Every April Egyptians celebrate this national holiday marking the beginning of spring. This tradition started more than 4,500 years ago. Sham El Nessim (Sham Ennessim or Sham El Nessim) derives from the Egyptian name of the harvest season, known as Shemu, which means the day of creation. There is no exact date of this holiday because it is confirmed annually by sighting the sun in relation to the Great Pyramid. After Christianity has been accepted in Egypt, the festival became related to the Christian Easter celebration. Sham El Naseem is celebrated by Egyptians regardless of religion by both Christians and Muslims.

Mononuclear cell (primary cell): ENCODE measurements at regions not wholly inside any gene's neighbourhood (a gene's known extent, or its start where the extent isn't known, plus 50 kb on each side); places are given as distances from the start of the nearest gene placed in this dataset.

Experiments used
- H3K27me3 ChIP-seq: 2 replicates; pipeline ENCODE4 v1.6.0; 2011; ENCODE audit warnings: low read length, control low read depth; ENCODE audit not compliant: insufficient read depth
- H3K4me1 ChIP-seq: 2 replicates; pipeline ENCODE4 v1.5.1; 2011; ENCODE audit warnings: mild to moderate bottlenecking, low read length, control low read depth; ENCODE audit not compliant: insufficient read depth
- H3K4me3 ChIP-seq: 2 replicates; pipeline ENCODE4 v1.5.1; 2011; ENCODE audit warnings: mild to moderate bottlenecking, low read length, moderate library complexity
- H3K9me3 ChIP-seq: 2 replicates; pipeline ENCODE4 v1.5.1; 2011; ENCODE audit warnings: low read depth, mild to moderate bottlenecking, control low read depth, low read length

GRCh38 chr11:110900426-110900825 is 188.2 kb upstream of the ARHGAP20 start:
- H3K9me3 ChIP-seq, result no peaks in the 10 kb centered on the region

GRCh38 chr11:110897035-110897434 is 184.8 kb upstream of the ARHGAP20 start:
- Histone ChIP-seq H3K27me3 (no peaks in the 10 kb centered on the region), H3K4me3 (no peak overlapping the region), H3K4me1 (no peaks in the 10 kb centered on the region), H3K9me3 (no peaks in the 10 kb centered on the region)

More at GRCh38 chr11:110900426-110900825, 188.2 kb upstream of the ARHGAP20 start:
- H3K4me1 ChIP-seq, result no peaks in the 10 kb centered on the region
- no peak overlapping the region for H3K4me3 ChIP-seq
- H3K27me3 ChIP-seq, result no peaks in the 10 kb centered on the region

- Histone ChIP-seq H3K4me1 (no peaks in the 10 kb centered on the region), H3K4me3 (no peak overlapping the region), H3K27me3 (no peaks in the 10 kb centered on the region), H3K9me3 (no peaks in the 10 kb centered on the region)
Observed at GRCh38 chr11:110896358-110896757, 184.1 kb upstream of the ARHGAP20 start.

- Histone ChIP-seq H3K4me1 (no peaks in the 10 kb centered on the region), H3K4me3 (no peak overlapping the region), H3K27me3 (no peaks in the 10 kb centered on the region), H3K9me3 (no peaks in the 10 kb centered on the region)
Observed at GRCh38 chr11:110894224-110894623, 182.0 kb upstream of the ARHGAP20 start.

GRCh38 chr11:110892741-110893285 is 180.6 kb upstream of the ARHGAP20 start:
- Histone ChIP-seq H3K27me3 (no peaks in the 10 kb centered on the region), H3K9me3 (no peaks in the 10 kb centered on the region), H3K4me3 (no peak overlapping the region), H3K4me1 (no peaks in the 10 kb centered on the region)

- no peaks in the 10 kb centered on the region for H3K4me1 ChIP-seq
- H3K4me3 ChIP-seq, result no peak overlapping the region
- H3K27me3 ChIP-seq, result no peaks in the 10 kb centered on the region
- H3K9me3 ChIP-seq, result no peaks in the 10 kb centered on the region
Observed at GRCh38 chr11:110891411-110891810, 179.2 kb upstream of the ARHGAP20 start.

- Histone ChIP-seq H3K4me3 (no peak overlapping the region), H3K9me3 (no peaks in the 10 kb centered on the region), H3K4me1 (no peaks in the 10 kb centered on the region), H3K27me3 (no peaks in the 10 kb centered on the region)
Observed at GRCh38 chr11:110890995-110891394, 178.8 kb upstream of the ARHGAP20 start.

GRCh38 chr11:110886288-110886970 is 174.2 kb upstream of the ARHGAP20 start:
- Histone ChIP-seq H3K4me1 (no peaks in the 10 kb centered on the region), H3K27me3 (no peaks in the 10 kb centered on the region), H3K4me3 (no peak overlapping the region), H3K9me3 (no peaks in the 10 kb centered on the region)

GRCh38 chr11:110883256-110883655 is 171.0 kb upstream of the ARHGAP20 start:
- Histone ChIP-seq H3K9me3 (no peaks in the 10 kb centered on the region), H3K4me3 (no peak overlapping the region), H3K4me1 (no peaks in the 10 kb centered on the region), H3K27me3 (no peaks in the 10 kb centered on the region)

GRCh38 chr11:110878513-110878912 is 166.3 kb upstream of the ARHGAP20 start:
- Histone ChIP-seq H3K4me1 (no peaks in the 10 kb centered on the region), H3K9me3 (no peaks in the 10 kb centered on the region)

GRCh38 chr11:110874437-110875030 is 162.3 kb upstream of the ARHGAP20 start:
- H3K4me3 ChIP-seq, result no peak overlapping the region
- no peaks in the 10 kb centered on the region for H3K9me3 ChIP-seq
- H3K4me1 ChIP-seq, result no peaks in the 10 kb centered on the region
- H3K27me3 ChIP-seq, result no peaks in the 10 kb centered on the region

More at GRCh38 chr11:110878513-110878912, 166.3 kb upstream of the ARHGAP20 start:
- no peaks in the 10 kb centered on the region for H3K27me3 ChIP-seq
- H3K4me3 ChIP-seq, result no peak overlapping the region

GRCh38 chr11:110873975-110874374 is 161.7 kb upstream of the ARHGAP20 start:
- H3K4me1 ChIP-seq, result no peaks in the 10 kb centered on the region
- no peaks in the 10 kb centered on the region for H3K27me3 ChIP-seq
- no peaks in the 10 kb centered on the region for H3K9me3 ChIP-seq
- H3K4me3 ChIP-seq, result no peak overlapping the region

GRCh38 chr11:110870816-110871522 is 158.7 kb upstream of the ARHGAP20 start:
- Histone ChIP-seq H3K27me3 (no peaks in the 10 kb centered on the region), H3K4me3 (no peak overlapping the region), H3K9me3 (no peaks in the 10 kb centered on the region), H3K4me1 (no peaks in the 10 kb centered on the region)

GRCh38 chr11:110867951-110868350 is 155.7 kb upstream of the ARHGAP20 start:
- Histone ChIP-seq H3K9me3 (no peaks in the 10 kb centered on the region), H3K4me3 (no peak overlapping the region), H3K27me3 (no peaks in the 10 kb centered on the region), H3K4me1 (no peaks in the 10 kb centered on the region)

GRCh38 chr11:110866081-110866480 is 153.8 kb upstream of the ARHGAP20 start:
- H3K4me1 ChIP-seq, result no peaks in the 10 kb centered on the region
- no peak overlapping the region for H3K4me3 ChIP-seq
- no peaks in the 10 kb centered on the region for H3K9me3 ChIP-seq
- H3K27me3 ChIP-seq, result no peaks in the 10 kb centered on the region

Traditionally, as in ancient times, people prepare salted fish, lettuce, and onions on the day of Shemu. The salted fish (Feseegh) symbolises prosperity and fertility and the lettuce and green onions (scallions) symbolise the hope for early spring. Some Egyptians also eat coloured boiled eggs, a symbol of fertility and rebirth, and Lupini Beans called Tirmis. People living in Upper Egypt continue the tradition of bathing in the Nile to rid themselves of the waste of the past year. Egyptians like to spend this holiday picnicking in public gardens, on the Nile River, at the zoo, or at the beach.